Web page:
Ollie Ollerton had “a lot of empathy” for two Celeb SAS 2020 contestants

The instructor, who trains Celeb SAS's famous recruits, told RadioTimes.com about his standout moments from the 2020 series.

Matthew Ollie Ollerton

Celebrity SAS: Who Dares Wins instructor Matthew ‘Ollie’ Ollerton has revealed that he felt “a lot of empathy” for Joey Essex and Rudimental’s Locksmith during the series after both contestants emotionally opened up to the instructors on the show.

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Speaking to RadioTimes.com about standout interviews during the last series, which ended in May, Ollerton said:  “There’s two people that I really had a lot of empathy for – I mean I had a lot of empathy for all of them, but especially Joey Essex.”

“Joey opened up about his mum committing suicide when he was ten years old, and I remember when I was 10 very well because I was attacked by a chimpanzee at the circus, so I can relate to his age and how traumatic that must have been at 10 years old,” he said.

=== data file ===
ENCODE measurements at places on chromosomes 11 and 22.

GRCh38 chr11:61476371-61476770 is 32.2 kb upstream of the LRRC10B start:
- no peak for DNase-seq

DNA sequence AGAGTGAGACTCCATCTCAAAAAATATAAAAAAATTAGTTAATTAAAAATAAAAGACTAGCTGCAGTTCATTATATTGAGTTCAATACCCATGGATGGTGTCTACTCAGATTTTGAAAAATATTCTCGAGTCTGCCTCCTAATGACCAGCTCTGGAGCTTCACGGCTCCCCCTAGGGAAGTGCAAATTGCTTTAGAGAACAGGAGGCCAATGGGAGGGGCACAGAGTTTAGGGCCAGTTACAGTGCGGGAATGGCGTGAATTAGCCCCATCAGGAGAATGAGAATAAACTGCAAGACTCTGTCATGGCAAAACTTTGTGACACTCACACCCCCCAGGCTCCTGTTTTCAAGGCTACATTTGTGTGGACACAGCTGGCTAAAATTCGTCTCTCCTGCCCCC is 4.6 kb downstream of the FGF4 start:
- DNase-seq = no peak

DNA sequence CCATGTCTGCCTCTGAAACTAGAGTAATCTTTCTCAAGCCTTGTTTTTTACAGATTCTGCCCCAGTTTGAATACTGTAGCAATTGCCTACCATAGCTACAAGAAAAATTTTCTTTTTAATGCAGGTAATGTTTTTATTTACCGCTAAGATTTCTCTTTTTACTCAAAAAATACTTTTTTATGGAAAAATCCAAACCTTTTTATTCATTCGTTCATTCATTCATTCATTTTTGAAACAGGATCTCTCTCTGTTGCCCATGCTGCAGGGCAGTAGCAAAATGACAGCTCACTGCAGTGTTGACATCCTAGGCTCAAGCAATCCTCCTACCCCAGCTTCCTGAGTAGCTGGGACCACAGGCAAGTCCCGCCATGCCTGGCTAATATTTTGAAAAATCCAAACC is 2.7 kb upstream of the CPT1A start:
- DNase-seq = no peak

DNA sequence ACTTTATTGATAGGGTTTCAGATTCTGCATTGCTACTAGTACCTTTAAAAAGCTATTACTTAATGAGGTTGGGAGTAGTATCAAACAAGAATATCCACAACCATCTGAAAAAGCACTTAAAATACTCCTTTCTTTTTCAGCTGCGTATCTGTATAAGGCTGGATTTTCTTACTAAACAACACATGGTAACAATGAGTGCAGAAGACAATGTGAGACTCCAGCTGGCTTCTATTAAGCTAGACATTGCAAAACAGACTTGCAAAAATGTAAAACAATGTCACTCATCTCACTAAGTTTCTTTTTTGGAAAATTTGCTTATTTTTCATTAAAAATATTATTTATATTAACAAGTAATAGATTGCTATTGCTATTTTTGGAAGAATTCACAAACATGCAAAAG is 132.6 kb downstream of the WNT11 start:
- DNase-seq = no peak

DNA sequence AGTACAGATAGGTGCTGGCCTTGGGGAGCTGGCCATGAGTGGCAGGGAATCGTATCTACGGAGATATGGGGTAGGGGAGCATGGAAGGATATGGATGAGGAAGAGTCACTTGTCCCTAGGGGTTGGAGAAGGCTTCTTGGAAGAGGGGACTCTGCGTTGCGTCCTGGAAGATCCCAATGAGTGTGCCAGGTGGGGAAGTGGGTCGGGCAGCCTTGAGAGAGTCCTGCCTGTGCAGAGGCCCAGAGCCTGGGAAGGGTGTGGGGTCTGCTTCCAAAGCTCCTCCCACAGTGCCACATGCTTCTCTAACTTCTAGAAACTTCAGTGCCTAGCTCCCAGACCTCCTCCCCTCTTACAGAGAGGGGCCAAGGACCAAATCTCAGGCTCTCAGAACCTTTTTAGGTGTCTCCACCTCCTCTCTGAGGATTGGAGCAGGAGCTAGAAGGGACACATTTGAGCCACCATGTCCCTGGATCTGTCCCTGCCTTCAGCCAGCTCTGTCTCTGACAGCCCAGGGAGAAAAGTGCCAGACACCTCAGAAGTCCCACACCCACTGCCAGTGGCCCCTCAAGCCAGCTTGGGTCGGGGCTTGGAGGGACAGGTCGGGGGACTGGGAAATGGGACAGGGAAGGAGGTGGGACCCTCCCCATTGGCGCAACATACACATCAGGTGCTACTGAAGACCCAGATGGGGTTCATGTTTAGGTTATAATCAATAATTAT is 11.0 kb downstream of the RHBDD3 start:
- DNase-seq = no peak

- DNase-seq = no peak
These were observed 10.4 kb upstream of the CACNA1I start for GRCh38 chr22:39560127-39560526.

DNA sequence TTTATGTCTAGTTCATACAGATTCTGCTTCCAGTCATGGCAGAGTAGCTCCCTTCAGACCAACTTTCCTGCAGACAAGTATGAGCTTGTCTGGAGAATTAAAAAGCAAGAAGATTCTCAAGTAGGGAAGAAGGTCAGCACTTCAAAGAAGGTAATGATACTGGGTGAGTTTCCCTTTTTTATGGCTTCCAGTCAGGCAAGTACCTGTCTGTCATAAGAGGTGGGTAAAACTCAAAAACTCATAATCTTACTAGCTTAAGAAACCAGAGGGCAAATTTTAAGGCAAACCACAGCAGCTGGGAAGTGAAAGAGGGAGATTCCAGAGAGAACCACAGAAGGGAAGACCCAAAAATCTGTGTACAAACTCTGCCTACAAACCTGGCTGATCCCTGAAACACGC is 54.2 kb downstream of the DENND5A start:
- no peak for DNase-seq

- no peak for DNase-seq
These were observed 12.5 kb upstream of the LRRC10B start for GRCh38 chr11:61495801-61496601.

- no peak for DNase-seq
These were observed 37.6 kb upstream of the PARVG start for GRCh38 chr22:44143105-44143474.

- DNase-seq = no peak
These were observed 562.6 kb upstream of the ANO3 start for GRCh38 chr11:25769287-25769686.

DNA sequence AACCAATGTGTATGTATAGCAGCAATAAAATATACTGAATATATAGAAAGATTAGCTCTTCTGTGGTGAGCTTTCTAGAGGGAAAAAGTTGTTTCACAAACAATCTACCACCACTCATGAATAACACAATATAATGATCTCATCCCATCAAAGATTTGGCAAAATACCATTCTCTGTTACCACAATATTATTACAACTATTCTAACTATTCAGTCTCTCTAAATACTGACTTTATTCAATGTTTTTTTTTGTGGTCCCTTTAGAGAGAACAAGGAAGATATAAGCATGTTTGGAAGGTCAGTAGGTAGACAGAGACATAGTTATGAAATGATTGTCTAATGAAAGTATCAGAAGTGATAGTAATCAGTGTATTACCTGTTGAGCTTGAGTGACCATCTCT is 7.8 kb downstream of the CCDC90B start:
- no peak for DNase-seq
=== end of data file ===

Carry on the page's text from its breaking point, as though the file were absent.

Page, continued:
“That childhood trauma can be quite damaging so I really did empathise with Joey on that,” he added. “It was amazing to see Joey open up because there were so many messages after that saying that people didn’t expect that from Joey Essex.”

Ollerton, 48, also felt for Locksmith, who won the series alongside Paralympian Lauren Steadman, “when he opened up about his father and his insecurities about being a father himself”.

The former SAS Special Forces soldier added that another standout interview on the show was boxer Tony Belue. “I know I’m focussing a lot on the blokes here, but Tony Belue – he opened up quite massively on that show,” he said. “He was open. The transformation for someone like Tony Belue was phenomenal.”

When asked why celebrities reveal such personal stories on the show, Ollerton says he thinks that the process forces famous recruits to reflect on their true selves.

“The fact of the matter is, control is totally taken away from them. Their ego is gone because there’s no place for it and before you know it, they’re actually dealing with their raw characters for a first time in a long time,” he said.

“When these people come on the show, that’s the first time that they’ve actually really been able to look at themselves as their true character for a long, long time,” he added.  “And that’s why they become so emotional. They forget about the cameras and the ones that stay are there because they’re there for themselves.”

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Matthew ‘Ollie’ Ollerton’s self-help book Battle Ready is now available to buy. If you’re looking for more to watch, check out our TV Guide.